Pentagon and Wall Street? : LUSENET : TimeBomb 2000 (Y2000) : One Thread

This is from an article by Clif Droke, dated July 16.

"On 16 June 1998, the Navy and Marine Corps were conducting their annual strategy meeting entitled "Current Strategy Forum". This year's meeting was held at the U.S. Naval War College in Newport, Rhode Island. A source who was in attendance at the meeting reported that he was shocked by a sentence uttered by the Under Secretary of the Navy, if only for its remarkable candor.

Our source reports, "After speaking for about 30 minutes from his prepared notes, the U.S. Under Secretary of the Navy, the Honorable Jerry MacArthur, then began to answer questions. After answering several questions, Mr. MacArthur made this statement, apparently off the cuff: "Senior Military Pentagon officials have been working closely with senior officials at Wall Street to perfect several scenarios that could quickly be put into action once Wall Street crashes."

Notice the Under Secretary did not say "could crash" or "may possibly crash." He emphatically stated that the Pentagon is fully expecting it to crash.

The Coming Financial Collapse And How You Can Prepare For It

-- Max Dixon (, July 25, 1998


Oops! Wrong URL! Here is the correct one...

(and I thought that I was doing so well...)

-- Max Dixon (, July 25, 1998.

Now I'm really embarressed.

This one is THE REAL THING, I swear!

-- Max Dixon (, July 25, 1998.

Hmmmm....this brings back to mind a post from about a month ago concerning a construction site next to the Pentagon. One of the Washington Papers, (sorry, I forget which one) in response to a reader's question, reported that it was a 25KW solar generator. I haven't seen anything more about it.... has anyone else?

I have another comment...which really has nothing to do with this particular thread (but my mind doesn't seem to stay terribly focused...just one of my charms, what can I say??!) Its amazing to me to consider that whenever there is the slightest hint that something "newsworthy" is about to happen, the press decend in hordes and inundate us with endless reports, commentaries, speculations etc. concerning it. For example, El Nino. By the time El Nino became a "fact", most of us were sick and tired of hearing about it!

However, with Y2K, we have a mountain of evidence that it will hit, and most likely hit HARD, we have "experts" in almost every field listing the problems ahead, we have Congress and the Senate holding "hearings", a President making speeches, and many many citizens preparing for the "worst", and yet the press barely seems to notice.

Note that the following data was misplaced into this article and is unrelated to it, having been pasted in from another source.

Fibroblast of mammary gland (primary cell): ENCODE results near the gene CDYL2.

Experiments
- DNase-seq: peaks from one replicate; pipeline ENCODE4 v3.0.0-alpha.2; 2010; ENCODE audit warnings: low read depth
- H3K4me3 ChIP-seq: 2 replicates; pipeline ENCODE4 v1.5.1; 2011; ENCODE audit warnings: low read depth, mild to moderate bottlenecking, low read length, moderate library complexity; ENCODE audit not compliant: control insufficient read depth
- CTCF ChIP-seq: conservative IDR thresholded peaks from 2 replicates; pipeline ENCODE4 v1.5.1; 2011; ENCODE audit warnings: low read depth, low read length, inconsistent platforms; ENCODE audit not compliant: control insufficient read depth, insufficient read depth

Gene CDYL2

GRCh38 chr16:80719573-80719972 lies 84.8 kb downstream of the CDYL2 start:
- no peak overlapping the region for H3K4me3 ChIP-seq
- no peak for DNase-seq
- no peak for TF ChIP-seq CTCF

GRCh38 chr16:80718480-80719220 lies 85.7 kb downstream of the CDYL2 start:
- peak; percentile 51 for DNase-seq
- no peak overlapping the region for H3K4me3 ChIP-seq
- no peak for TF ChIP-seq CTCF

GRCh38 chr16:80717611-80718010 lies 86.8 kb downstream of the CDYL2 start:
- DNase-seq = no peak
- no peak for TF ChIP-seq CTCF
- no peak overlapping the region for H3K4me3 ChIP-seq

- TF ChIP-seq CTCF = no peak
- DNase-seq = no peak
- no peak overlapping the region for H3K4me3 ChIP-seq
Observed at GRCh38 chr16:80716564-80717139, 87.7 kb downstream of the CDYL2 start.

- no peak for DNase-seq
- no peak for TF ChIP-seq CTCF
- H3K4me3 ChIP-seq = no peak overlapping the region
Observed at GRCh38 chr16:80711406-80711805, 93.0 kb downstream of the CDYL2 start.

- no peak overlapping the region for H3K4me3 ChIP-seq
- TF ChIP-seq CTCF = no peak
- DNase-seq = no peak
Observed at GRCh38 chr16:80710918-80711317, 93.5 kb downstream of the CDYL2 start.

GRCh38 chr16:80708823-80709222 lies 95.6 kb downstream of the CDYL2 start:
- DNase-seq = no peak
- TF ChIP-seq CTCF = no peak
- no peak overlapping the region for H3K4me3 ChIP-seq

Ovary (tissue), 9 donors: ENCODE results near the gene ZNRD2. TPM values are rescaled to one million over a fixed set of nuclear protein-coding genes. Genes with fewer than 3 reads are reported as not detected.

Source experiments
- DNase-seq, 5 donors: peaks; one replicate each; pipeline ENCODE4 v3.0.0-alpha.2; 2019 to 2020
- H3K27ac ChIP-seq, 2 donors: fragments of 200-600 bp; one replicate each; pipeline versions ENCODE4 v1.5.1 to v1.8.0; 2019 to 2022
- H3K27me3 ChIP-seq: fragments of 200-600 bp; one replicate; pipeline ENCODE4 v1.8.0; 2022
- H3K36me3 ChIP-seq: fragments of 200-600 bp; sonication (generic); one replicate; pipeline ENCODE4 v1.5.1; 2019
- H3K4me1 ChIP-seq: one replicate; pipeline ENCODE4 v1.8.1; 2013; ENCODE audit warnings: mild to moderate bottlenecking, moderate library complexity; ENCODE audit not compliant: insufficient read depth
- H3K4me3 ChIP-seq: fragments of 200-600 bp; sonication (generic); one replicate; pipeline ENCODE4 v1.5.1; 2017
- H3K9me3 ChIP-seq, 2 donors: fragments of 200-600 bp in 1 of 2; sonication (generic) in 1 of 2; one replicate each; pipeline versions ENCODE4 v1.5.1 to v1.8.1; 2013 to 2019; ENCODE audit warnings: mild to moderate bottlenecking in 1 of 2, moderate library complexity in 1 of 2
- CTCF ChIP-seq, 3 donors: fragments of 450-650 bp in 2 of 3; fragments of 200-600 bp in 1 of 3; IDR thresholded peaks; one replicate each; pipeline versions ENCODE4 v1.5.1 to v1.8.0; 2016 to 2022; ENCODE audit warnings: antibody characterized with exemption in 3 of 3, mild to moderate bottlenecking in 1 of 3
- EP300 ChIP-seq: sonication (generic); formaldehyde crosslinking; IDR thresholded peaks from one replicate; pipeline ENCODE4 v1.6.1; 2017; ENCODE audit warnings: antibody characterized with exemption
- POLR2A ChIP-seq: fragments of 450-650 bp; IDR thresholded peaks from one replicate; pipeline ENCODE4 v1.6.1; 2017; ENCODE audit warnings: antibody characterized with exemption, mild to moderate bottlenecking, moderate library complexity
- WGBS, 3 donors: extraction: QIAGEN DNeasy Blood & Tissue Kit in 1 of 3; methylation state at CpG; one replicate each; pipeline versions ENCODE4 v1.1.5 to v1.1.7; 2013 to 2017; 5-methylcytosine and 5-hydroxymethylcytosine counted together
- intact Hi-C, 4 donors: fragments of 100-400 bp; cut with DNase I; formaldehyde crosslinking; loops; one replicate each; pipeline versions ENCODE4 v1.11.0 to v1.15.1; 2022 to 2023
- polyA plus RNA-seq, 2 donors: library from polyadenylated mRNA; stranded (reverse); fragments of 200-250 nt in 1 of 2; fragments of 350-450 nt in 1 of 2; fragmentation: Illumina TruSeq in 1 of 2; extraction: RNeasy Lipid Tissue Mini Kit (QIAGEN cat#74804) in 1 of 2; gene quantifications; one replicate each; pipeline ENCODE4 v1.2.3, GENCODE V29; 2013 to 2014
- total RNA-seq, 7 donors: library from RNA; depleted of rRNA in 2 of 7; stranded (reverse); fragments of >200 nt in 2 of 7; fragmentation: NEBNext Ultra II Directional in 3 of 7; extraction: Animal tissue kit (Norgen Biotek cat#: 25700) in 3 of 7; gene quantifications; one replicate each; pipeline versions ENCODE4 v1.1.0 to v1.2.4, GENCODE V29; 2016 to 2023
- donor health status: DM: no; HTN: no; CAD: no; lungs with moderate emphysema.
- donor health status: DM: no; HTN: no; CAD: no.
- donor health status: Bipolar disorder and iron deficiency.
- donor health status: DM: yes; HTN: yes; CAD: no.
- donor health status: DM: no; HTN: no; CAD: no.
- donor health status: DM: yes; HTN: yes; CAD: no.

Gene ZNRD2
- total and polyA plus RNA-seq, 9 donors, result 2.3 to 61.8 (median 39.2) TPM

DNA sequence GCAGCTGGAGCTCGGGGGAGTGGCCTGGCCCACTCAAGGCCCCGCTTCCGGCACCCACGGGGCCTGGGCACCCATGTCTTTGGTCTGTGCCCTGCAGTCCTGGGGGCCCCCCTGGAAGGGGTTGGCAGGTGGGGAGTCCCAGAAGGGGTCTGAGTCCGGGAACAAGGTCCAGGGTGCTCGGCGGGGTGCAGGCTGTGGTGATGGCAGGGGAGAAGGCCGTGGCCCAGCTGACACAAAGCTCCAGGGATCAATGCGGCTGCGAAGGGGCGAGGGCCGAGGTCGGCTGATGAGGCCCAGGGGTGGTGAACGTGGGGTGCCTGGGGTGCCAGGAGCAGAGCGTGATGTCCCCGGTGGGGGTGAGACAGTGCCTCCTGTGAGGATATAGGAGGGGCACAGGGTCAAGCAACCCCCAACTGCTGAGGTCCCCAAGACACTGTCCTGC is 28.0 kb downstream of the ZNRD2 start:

This cannot be by accident, IMHO. Any comments?


-- Sheila Ross (, July 25, 1998.

Yes Sheila...the press is financed by the advertisers (ad space they purchase) that push products for all of us to keep buying. The advertisers do NOT like it whan the media paints a fgrim picture about makes people stop spending money on trinkets.

-- Greg Benesch (, July 26, 1998.

I'm not terribly convinced about how "rock solid" Mr. Clif Droke is, regarding his comments about the Pentagon and Wall Street. He could do himself a world of good in credibility, if he didn't use such an absurd font ("Comic") that makes himself look amateur-ish. And... if he didn't plunk such "news tidbits" (anonymous of course!) right in the middle of his investment letter's reccos. Whether he is a white hat or not, putting it together like this, makes me smell something fishy. (Maybe I'm just a bit cynical these days.)

Besides, if Droke *really* takes seriously such a disaster scenario, then why on earth would he be recommending to leave your money in *any* of the debt/equities markets?? That's nuts. If you are convinced that the market will crash, the only sane thing to do is to pull your money out ahead of time, and spend it on property (location!), a safe home (preferably off the power grid), and of course... long-term food supplies. If after all that you still have money left over, then buy more hard goods and keep a good stash of easily-spent cash (bills over $20 would be pretty conspicuous), and barter/exchange items. Silver coins would be more-easily used (and much less conspicuous) than large-value-store gold coins.

And after all THAT, if you stil have money, then fine; leave some in the market if you're feeling really lucky. (Good luck trying to liquidate it to cash out your bear-market profits...)

-Tim Hoogasian

-- Tim Hoogasian (, August 04, 1998.

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